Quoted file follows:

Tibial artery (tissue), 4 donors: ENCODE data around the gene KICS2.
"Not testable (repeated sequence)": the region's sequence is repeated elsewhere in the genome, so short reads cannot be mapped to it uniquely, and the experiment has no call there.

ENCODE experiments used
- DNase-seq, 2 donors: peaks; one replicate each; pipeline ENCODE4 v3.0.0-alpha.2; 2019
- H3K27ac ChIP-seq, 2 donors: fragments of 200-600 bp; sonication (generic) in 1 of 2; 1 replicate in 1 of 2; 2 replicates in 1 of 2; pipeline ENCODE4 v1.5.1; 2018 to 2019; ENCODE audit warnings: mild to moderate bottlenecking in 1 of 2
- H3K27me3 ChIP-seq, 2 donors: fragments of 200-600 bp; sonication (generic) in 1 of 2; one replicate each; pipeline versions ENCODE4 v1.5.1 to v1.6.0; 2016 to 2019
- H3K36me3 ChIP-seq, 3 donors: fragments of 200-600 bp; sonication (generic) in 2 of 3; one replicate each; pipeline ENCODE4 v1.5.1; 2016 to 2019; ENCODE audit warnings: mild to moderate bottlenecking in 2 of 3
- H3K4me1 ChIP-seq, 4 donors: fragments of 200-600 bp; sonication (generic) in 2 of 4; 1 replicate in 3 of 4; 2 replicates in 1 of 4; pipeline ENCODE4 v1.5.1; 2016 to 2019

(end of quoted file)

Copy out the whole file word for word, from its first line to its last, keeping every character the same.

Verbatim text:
Tibial artery (tissue), 4 donors: ENCODE data around the gene KICS2.
"Not testable (repeated sequence)": the region's sequence is repeated elsewhere in the genome, so short reads cannot be mapped to it uniquely, and the experiment has no call there.

ENCODE experiments used
- DNase-seq, 2 donors: peaks; one replicate each; pipeline ENCODE4 v3.0.0-alpha.2; 2019
- H3K27ac ChIP-seq, 2 donors: fragments of 200-600 bp; sonication (generic) in 1 of 2; 1 replicate in 1 of 2; 2 replicates in 1 of 2; pipeline ENCODE4 v1.5.1; 2018 to 2019; ENCODE audit warnings: mild to moderate bottlenecking in 1 of 2
- H3K27me3 ChIP-seq, 2 donors: fragments of 200-600 bp; sonication (generic) in 1 of 2; one replicate each; pipeline versions ENCODE4 v1.5.1 to v1.6.0; 2016 to 2019
- H3K36me3 ChIP-seq, 3 donors: fragments of 200-600 bp; sonication (generic) in 2 of 3; one replicate each; pipeline ENCODE4 v1.5.1; 2016 to 2019; ENCODE audit warnings: mild to moderate bottlenecking in 2 of 3
- H3K4me1 ChIP-seq, 4 donors: fragments of 200-600 bp; sonication (generic) in 2 of 4; 1 replicate in 3 of 4; 2 replicates in 1 of 4; pipeline ENCODE4 v1.5.1; 2016 to 2019